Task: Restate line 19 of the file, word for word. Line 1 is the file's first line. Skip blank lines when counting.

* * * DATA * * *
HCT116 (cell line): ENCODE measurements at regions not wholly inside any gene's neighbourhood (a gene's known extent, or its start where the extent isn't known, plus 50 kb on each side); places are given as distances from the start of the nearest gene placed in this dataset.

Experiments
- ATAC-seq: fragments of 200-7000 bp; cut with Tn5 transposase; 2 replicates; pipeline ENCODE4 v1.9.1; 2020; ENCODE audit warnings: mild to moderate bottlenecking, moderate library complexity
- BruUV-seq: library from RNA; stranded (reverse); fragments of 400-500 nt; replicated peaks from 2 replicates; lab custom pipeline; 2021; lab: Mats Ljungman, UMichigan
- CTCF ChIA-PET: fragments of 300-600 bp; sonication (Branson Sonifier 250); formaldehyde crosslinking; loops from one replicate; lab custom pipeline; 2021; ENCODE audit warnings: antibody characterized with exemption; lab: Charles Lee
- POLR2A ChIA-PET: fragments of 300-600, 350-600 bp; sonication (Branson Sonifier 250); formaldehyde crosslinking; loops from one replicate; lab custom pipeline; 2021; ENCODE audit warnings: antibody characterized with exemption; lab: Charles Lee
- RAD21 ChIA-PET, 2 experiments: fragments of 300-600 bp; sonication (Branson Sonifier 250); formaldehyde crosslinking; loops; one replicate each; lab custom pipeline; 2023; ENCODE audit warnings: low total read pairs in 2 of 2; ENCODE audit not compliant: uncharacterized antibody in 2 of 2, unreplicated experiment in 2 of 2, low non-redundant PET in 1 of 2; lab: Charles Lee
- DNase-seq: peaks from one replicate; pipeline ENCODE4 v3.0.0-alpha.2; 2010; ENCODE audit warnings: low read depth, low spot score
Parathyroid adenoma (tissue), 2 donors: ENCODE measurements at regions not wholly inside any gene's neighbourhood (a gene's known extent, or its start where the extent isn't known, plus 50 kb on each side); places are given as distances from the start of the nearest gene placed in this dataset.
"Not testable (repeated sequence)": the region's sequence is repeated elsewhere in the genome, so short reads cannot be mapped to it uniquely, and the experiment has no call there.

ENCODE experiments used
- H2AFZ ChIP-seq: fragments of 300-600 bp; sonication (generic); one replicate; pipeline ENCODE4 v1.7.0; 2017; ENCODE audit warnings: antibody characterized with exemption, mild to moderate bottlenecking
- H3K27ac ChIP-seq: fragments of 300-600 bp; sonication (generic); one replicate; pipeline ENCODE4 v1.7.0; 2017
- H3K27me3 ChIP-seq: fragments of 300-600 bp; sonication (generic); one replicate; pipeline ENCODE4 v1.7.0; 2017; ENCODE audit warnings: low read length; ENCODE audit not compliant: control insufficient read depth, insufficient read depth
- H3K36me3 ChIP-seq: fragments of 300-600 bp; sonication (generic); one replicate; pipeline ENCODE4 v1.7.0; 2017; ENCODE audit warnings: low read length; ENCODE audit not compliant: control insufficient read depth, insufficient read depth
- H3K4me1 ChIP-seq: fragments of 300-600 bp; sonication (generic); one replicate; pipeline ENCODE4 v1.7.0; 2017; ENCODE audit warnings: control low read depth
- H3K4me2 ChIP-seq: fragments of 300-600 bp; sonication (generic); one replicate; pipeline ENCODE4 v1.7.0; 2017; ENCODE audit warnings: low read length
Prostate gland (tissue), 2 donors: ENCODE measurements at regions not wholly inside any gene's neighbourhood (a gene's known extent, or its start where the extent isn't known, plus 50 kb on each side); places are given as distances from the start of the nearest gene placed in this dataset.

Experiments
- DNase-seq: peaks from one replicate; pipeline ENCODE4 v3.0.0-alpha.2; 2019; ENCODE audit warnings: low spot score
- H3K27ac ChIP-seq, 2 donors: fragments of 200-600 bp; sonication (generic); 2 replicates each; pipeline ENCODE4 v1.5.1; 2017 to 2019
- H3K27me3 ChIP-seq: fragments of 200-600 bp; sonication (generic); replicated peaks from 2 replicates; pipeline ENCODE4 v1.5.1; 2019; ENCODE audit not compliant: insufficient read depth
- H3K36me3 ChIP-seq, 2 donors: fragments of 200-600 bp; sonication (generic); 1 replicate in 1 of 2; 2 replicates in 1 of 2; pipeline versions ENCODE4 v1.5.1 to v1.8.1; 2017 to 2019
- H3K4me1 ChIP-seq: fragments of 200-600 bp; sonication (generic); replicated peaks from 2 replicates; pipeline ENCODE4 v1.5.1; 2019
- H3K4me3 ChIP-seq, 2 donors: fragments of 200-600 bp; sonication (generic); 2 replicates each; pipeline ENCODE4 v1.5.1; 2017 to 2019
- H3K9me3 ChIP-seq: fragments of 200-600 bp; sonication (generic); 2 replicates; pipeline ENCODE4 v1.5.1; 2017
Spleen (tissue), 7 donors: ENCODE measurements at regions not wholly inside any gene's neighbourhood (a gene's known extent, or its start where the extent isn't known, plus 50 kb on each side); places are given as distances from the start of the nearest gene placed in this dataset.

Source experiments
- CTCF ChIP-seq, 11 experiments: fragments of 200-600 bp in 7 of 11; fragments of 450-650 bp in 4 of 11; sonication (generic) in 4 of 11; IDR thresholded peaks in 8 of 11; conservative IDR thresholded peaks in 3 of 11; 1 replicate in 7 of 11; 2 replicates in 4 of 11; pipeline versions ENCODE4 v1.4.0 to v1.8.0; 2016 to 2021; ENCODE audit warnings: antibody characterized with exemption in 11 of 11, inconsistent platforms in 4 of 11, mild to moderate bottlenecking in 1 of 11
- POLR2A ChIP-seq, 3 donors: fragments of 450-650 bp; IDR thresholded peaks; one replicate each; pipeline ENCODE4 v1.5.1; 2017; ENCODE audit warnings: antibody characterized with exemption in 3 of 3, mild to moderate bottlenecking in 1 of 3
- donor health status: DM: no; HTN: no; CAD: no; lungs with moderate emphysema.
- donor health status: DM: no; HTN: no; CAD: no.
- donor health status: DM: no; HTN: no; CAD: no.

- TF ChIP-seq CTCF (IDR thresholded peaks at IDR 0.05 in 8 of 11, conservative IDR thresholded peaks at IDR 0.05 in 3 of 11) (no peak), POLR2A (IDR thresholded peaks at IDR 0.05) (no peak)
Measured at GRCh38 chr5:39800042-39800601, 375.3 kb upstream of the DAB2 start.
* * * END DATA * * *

Experiments